He’s only in his late 20s but he’s already an Executive Director. How does he do it?

As the Executive Director of Eco World Development Group Berhad, Liew Tian Xiong sits on the board of directors while working closely with the junior staff on the ground to help sell properties. His father is Tan Sri Liew Kee Sin, founder of SP Setia. Going into property development was inevitable since it was a world Liew knew intimately: He practically grew up in the sales gallery offices of SP Setia. When Liew was born, his father was spending so much time in the sales gallery helping to sell properties that he hardly saw his first-born. So he asked his wife to bring the baby along to the sales gallery so that he could spend time with his son.

Liew’s earliest memories are of wandering around sales galleries and interacting with the staff. When he was a teenager, Liew spent his hours (from the time he was 14) sitting in at his father’s management meeting. “It was my father’s suggestion that I come in and sit in for the meetings. At that young age, I did not grasp the content of what was discussed, but as I grew older, I became fascinated at the interaction between my father and the management team. I had a front-row seat in watching how to manage people – from dealing with issues during the Q&A sessions to solving problems and managing conflicts. I learned a lot more from those sessions than any university could ever teach me,” says Liew.

It came as no surprise to anyone when Liew went into the property business fresh out of university. How did he prepare himself for such a challenge? “My dad gave me two valuable advice: Be willing to learn and know how to respect the seniors in the company. You might have the degree and academic knowledge, but they have the experience,” he says.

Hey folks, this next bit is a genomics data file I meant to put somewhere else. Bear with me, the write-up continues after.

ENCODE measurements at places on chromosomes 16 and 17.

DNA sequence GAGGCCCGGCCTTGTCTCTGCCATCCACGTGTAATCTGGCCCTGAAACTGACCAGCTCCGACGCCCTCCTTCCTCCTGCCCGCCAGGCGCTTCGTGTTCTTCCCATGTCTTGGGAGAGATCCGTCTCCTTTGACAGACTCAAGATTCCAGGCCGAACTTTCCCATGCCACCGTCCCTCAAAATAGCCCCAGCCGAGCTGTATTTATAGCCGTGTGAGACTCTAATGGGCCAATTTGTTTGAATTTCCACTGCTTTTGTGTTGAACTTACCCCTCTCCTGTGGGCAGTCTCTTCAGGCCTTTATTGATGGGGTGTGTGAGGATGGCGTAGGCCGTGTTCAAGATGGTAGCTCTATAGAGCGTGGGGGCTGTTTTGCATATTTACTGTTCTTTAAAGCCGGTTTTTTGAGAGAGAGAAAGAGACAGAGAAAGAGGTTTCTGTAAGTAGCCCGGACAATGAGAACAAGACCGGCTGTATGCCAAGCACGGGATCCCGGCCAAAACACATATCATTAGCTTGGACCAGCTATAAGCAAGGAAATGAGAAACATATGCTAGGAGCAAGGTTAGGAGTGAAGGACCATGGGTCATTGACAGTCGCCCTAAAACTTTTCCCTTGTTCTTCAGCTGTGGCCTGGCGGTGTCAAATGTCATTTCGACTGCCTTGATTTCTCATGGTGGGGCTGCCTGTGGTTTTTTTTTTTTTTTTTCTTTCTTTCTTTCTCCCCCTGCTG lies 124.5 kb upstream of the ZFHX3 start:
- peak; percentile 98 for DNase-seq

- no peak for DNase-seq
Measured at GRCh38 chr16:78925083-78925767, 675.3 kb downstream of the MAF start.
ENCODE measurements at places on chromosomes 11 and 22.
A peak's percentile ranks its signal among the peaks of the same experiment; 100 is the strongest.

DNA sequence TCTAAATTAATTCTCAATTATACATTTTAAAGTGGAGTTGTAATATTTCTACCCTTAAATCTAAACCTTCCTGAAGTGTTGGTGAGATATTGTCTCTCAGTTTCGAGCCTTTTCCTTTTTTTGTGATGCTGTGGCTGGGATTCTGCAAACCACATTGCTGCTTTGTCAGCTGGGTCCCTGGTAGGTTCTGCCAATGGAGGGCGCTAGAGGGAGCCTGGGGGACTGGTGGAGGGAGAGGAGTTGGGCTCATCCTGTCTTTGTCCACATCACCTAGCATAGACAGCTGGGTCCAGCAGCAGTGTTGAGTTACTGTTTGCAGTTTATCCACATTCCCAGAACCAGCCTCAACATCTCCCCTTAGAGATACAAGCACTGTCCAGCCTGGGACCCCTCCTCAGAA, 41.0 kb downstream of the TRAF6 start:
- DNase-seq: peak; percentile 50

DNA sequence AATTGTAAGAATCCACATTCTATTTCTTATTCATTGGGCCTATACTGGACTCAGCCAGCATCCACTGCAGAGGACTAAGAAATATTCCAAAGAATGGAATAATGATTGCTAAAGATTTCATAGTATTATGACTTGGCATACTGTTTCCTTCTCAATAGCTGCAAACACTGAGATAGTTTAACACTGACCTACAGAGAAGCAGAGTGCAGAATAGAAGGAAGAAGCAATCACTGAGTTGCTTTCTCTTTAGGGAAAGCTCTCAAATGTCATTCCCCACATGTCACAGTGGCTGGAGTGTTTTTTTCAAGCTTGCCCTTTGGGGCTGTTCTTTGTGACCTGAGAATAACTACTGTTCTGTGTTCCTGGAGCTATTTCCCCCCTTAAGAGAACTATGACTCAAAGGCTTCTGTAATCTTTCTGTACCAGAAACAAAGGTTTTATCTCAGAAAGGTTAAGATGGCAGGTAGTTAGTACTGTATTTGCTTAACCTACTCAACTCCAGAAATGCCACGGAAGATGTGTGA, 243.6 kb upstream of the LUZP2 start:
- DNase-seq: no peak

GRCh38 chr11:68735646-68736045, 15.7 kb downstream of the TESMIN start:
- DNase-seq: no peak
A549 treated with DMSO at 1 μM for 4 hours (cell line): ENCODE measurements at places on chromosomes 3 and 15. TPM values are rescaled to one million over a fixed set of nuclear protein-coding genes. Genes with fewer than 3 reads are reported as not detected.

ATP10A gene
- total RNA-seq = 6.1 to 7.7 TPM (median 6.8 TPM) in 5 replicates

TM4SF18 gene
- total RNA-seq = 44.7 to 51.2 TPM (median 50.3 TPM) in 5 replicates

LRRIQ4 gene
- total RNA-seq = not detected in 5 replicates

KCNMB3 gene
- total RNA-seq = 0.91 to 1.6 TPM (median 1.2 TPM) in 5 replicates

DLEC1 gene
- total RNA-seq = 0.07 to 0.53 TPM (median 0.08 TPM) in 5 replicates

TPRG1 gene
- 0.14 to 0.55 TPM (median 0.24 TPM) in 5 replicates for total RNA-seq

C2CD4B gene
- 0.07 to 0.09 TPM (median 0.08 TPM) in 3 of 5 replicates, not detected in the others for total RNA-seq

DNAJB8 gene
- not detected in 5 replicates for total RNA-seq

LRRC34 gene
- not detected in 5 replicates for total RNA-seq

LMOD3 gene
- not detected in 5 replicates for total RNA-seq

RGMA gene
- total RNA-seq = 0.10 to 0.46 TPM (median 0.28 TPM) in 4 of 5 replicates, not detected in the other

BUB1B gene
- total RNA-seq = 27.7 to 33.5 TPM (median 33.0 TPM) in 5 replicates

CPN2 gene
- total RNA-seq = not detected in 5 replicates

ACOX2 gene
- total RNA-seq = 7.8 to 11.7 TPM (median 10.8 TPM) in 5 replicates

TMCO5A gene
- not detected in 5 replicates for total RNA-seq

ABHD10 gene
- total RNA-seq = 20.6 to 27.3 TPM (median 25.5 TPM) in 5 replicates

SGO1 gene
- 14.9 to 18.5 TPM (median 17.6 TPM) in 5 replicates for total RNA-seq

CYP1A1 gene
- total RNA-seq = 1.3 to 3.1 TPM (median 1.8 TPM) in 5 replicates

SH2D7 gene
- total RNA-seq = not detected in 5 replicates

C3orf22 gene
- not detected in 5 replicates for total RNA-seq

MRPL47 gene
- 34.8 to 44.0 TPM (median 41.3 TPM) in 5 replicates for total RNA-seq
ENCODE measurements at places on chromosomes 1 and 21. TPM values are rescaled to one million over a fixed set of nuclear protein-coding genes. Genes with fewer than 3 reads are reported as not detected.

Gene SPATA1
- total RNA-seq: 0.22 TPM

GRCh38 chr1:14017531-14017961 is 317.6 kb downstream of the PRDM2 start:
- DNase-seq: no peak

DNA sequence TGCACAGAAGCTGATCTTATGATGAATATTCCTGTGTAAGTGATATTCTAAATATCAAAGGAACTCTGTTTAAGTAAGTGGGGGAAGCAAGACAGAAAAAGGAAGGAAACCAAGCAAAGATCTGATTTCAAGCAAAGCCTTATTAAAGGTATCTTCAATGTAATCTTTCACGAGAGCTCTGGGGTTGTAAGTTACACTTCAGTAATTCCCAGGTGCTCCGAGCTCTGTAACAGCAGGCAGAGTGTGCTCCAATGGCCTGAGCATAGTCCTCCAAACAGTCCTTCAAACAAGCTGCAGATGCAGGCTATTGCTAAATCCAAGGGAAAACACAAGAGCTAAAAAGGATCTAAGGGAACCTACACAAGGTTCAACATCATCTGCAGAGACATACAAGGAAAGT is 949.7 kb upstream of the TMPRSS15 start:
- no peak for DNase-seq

He shares his own experiences when he first started at Eco World. “I was just a fresh graduate and I had a short window period to grasp all the facts and I had to keep up with the rest of the team. At the same time, everyone is expected to chip in to help the sale of the products. Once when we were launching a project, during the first week, I only saw my family for 30 minutes for the whole week! I’d work till 3am, go home and be back at office at 8am. That was a lot to take in at one time. But you just have to hang in there and do it.”


Liew shares what he believes are essential for a young talent.


“If you’re in sales, good communication skills are a must in order to close a sale.”


“Don’t be picky about what you are asked to do. I have heard from others that some fresh grads don’t want to work late or on weekends. One of the questions I ask during interviews is whether he or she is willing to work seven days a week for three months or more because that’s what you have to do during property launches!”


“Most young people fresh out of universities think they know a lot. Once you enter the working world, you realise you don’t know much. Be open to learning – from your superiors and especially from those below you. Learn to take rejection; it’s part and parcel of working life.”

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